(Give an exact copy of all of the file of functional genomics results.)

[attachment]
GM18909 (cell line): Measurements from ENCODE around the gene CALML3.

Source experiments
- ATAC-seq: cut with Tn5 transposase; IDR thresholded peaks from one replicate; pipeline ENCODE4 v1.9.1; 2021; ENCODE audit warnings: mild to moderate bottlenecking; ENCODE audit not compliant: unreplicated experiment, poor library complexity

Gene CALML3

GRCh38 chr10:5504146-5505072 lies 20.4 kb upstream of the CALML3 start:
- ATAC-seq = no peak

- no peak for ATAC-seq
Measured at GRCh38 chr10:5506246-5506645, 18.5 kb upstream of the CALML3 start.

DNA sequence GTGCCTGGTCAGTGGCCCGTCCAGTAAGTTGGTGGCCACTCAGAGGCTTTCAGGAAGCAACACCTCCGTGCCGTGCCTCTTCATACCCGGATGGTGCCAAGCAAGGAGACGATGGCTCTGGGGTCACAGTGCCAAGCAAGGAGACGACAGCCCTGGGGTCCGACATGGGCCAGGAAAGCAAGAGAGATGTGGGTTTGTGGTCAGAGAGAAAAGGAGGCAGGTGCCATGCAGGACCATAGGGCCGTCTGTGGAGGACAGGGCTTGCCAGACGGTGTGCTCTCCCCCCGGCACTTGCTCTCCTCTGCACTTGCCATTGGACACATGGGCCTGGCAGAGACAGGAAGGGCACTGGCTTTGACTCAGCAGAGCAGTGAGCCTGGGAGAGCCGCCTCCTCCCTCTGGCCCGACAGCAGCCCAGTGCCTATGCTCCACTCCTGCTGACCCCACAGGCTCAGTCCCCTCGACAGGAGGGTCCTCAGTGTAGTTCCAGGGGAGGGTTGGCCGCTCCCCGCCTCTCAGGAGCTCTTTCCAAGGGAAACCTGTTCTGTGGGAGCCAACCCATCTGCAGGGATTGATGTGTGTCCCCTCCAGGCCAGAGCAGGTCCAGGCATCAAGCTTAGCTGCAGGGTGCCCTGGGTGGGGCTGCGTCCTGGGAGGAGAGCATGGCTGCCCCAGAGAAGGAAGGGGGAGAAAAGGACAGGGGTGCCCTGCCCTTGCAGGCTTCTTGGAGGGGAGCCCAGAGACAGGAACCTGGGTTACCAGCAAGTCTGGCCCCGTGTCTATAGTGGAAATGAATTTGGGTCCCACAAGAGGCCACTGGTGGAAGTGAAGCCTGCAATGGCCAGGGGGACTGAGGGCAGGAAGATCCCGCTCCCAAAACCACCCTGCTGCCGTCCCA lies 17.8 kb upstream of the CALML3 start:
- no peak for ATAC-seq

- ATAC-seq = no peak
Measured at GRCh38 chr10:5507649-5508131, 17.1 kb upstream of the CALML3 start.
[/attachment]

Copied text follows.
GM18909 (cell line): Measurements from ENCODE around the gene CALML3.

Source experiments
- ATAC-seq: cut with Tn5 transposase; IDR thresholded peaks from one replicate; pipeline ENCODE4 v1.9.1; 2021; ENCODE audit warnings: mild to moderate bottlenecking; ENCODE audit not compliant: unreplicated experiment, poor library complexity

Gene CALML3

GRCh38 chr10:5504146-5505072 lies 20.4 kb upstream of the CALML3 start:
- ATAC-seq = no peak

- no peak for ATAC-seq
Measured at GRCh38 chr10:5506246-5506645, 18.5 kb upstream of the CALML3 start.

DNA sequence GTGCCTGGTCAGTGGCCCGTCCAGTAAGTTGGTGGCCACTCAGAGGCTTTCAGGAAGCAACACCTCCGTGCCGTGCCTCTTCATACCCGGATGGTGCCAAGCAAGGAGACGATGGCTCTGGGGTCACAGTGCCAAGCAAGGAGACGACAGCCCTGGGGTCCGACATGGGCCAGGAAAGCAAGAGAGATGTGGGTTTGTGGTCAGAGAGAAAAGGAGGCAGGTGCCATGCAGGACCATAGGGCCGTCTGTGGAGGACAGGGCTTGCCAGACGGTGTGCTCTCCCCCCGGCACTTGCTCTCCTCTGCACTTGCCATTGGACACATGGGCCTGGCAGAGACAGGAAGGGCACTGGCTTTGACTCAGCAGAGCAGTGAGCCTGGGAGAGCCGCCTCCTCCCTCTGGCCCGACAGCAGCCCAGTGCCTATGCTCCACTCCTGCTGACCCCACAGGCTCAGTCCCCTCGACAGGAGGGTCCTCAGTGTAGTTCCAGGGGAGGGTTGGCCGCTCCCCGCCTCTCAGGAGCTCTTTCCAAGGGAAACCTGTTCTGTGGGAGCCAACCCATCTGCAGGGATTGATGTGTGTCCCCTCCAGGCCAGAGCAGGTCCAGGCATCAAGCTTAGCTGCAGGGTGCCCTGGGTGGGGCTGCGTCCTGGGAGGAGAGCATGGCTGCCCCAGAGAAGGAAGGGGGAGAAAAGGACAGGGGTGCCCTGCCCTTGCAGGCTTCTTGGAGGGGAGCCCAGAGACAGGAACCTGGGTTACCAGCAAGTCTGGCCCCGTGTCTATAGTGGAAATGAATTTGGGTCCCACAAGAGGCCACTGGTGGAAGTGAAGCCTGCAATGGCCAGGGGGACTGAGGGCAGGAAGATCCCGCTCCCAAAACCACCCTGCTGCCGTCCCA lies 17.8 kb upstream of the CALML3 start:
- no peak for ATAC-seq

- ATAC-seq = no peak
Measured at GRCh38 chr10:5507649-5508131, 17.1 kb upstream of the CALML3 start.